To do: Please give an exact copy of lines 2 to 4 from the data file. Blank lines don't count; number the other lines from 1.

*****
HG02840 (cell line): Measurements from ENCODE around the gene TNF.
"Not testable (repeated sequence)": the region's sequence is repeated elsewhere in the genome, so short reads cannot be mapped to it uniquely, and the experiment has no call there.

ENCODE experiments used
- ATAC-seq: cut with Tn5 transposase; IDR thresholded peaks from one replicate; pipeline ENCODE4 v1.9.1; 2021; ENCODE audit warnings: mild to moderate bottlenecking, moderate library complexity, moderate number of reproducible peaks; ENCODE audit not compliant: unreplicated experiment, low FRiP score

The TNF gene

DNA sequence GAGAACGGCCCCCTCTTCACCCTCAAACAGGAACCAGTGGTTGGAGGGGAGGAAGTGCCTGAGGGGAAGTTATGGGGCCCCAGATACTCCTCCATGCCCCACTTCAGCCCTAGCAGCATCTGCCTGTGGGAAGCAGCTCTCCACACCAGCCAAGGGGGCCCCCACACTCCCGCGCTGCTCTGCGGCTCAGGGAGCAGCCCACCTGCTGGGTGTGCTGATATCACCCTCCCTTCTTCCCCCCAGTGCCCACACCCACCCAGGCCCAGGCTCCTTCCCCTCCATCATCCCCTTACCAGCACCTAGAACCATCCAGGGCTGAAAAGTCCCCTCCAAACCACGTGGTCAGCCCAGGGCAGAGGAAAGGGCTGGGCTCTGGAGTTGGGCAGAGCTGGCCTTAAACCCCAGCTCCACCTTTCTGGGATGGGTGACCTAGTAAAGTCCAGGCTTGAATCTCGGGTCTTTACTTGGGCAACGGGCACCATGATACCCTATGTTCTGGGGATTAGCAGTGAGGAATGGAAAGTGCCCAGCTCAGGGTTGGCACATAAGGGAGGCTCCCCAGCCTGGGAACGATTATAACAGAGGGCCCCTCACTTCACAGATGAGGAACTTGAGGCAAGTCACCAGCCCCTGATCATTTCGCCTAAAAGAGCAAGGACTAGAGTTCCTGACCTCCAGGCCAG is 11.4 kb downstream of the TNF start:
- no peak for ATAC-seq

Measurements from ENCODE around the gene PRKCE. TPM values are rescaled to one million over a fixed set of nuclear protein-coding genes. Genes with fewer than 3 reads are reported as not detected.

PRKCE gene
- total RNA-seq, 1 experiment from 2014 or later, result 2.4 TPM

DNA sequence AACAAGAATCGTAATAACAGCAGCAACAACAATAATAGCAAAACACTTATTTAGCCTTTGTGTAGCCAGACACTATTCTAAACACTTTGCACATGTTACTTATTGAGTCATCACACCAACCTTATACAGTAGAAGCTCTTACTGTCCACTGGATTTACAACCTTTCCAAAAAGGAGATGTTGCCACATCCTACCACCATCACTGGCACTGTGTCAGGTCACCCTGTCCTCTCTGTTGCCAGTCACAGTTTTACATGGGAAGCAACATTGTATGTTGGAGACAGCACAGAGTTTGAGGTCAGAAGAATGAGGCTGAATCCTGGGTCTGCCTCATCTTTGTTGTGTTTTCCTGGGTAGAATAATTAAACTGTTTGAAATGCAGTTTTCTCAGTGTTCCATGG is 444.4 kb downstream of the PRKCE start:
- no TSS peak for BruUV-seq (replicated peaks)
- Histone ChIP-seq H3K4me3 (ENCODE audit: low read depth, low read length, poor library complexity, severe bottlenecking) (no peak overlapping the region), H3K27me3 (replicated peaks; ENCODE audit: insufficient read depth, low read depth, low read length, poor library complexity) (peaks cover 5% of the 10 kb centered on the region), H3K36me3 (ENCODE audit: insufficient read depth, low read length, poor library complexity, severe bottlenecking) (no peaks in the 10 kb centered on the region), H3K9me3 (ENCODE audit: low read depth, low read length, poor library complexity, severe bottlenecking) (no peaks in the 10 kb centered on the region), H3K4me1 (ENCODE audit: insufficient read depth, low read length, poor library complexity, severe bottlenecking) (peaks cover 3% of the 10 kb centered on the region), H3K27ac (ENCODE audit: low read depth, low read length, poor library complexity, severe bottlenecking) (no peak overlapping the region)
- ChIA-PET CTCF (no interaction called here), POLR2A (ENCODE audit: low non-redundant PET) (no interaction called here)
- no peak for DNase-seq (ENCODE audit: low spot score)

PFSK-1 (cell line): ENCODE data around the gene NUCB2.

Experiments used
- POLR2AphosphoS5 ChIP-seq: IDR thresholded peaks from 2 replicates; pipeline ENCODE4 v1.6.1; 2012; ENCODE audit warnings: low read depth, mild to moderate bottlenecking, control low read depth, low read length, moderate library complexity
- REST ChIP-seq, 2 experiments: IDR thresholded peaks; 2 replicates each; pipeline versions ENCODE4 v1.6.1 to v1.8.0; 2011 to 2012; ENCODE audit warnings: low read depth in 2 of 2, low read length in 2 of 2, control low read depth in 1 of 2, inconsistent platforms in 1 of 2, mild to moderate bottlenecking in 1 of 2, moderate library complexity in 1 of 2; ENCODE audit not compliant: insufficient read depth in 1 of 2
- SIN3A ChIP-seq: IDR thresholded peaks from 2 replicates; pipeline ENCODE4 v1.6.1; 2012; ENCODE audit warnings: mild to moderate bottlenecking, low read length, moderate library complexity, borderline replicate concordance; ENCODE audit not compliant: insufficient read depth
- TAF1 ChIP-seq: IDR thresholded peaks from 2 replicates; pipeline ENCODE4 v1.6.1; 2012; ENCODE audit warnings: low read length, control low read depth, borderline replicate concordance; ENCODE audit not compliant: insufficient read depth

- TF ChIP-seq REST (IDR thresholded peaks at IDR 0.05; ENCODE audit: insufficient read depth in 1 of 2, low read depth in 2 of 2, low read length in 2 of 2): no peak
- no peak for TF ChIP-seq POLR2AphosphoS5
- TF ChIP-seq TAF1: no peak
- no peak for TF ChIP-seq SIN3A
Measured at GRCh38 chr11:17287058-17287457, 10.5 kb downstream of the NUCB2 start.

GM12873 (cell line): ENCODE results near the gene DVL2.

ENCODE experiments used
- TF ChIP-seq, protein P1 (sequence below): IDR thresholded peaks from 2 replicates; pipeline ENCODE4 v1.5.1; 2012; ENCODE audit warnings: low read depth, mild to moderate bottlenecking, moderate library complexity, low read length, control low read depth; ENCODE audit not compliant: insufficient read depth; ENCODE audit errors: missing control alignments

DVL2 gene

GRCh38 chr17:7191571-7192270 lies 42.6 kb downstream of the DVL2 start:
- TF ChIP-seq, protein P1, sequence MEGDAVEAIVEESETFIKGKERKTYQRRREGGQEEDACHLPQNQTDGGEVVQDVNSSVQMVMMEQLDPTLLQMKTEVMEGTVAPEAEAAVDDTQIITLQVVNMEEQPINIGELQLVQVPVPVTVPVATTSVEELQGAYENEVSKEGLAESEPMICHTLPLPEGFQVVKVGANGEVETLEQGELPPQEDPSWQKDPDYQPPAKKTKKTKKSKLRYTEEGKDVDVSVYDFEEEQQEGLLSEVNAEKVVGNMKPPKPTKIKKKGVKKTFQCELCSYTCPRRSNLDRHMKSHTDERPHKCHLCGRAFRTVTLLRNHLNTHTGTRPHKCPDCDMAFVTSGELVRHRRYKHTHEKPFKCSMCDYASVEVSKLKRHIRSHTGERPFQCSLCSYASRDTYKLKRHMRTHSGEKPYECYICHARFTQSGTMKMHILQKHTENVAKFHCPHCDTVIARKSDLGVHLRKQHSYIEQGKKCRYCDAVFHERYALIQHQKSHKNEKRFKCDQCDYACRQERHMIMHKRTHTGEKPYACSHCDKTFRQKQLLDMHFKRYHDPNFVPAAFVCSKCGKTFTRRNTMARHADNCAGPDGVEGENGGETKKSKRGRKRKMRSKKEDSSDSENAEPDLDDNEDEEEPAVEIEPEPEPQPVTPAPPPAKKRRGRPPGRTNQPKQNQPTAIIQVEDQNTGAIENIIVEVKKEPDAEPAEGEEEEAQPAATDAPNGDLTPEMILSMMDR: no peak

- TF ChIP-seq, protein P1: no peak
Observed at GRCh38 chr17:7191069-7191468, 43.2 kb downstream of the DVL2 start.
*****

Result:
"Not testable (repeated sequence)": the region's sequence is repeated elsewhere in the genome, so short reads cannot be mapped to it uniquely, and the experiment has no call there.

ENCODE experiments used
- ATAC-seq: cut with Tn5 transposase; IDR thresholded peaks from one replicate; pipeline ENCODE4 v1.9.1; 2021; ENCODE audit warnings: mild to moderate bottlenecking, moderate library complexity, moderate number of reproducible peaks; ENCODE audit not compliant: unreplicated experiment, low FRiP score